CITY HALL — A weary Mayor Rahm Emanuel said the Cubs and rooftop owners should "get together and resolve the issue" Wednesday over the proposed Wrigley Field renovation, but quickly added that the Cubs' latest plans would not be fast-tracked before the Commission on Landmarks.
"They have work to do," Emanuel said of the Cubs.
"We worked through it many hours — not just my office, other parties — to find a balanced approach," Emanuel said after Wednesday's City Council meeting. He added that all involved were striving to allow "the modernization of Wrigley ... that's respectful of its tradition."
While a deal appeared to be done last year, negotiations dragged on between rooftop owners, concerned about aspects of the renovation blocking their views, and the Cubs, who said they wouldn't begin construction without a pledge from rooftops not to sue.
That went out the window last week when the Cubs announced they'd proceed with new plans including abundant new signs in the outfield, inviting rooftop owners to sue. The Cubs followed that with more new plans this week.
Emanuel emphasized that original negotiations on the Wrigley rehab went back to Mayor Richard M. Daley and that Emanuel's appointed council floor leader, Ald. Patrick O'Connor (40th), had been mediating between the Cubs and rooftop owners "for months."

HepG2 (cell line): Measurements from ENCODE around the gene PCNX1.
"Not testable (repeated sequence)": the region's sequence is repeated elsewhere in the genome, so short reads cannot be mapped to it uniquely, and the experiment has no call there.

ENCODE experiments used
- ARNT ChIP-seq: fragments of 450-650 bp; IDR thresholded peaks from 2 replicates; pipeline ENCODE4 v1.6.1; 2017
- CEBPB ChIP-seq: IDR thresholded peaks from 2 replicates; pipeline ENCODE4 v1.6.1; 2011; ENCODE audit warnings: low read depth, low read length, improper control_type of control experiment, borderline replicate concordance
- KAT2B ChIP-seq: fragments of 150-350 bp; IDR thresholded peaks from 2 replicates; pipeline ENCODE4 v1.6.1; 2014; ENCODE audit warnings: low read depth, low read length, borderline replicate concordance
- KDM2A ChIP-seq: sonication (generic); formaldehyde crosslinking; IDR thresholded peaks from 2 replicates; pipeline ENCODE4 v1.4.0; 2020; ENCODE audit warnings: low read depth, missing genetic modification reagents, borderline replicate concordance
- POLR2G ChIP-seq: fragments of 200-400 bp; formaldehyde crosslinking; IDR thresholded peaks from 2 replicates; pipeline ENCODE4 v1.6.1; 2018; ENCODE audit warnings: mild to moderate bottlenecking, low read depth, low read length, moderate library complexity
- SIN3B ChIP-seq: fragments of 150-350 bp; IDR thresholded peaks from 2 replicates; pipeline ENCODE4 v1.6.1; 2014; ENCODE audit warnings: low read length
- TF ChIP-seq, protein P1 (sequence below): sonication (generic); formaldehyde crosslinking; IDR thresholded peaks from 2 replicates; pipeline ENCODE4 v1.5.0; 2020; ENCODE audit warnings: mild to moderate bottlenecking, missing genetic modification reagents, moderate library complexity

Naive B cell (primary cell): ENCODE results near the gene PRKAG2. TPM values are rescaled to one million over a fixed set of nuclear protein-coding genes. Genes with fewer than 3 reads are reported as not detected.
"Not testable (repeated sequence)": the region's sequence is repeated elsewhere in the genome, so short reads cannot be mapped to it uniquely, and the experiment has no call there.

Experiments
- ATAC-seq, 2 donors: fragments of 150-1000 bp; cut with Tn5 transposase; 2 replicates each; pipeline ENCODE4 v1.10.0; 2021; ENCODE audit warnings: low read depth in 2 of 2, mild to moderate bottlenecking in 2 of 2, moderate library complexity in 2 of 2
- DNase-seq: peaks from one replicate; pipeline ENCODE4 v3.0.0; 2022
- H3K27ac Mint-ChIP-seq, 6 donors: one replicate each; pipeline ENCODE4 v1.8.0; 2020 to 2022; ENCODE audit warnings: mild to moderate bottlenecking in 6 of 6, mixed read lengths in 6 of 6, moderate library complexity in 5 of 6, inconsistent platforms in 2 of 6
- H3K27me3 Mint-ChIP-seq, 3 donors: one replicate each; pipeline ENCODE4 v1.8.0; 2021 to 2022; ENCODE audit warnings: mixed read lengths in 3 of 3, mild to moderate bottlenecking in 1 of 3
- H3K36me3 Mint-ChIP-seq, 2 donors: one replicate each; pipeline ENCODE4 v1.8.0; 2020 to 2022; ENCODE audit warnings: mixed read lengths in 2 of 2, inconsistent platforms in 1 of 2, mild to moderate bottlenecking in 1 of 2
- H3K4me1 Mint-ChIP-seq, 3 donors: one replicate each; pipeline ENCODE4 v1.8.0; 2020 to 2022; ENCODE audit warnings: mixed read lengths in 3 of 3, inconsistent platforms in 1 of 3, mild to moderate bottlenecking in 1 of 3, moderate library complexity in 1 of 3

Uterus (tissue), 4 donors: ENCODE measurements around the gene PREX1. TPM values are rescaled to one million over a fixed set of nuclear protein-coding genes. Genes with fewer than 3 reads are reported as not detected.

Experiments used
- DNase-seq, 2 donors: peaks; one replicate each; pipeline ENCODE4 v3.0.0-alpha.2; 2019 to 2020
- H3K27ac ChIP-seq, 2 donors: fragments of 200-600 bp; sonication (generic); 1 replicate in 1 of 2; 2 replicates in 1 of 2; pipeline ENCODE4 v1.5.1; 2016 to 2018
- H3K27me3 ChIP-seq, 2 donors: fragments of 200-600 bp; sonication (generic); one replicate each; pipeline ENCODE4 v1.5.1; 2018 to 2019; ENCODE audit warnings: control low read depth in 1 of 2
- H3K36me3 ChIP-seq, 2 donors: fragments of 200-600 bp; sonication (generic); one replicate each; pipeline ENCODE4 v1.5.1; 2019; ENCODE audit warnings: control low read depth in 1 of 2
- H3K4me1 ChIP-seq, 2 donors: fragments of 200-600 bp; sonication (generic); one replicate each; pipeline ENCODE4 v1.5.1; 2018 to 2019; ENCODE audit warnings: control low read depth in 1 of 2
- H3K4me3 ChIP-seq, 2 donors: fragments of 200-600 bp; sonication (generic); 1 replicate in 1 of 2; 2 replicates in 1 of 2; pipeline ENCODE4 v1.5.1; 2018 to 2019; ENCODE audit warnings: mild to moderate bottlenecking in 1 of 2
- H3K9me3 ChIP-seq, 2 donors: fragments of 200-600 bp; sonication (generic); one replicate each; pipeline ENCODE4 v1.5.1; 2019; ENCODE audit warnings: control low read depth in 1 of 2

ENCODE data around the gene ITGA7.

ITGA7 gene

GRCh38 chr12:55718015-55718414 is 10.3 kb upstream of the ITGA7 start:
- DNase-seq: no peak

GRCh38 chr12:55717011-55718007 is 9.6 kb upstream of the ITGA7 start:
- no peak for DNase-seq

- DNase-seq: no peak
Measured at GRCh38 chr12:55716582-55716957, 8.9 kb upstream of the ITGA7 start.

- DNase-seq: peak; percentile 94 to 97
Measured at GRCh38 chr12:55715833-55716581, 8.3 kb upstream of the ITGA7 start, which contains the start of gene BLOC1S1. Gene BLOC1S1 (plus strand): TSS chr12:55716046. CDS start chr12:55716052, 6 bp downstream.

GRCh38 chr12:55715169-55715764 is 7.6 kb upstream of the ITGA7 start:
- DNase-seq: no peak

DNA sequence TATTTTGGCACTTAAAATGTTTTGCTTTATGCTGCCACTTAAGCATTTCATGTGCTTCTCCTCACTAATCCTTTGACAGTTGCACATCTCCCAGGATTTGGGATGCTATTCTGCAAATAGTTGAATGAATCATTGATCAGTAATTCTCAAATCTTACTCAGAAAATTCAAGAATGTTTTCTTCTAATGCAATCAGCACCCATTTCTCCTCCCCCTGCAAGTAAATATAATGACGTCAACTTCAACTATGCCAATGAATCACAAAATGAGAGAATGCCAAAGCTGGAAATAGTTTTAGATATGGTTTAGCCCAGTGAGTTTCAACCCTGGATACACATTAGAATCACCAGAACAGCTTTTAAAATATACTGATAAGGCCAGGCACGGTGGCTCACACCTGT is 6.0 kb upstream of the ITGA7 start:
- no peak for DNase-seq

"They've spent more than a year at it," Emanuel said. "There's no doubt a lot of people put a lot of effort and lot of work into this."
Ald. Tom Tunney (44th) likewise expressed exasperation last week.
Tunney and Emanuel have both expressed impatience with the Cubs' refusal to get started on the previous plans, with Emanuel mentioning Wednesday needed "investments in the neighborhood that have been long-awaited."
Yet Emanuel pulled back the reins on that at the same time, saying O'Connor hadn't even heard of the Cubs' new plans to move the Wrigley bullpens away from the foul lines until it was suddenly presented in the latest proposal. For that reason, he said, it would not be on the agenda of next week's meeting of the Commission on Chicago Landmarks, which has to approve any significant changes to the historic ballpark.
"This recent submission is not ready for next week," Emanuel said.
The mayor appoints the members of the commission and holds considerable sway over its actions.
The Cubs and Wrigley Field are 95 percent owned by a trust established for the benefit of the family of Joe Ricketts, owner and CEO of DNAinfo.com. Joe Ricketts has no direct involvement in the management of the iconic team.
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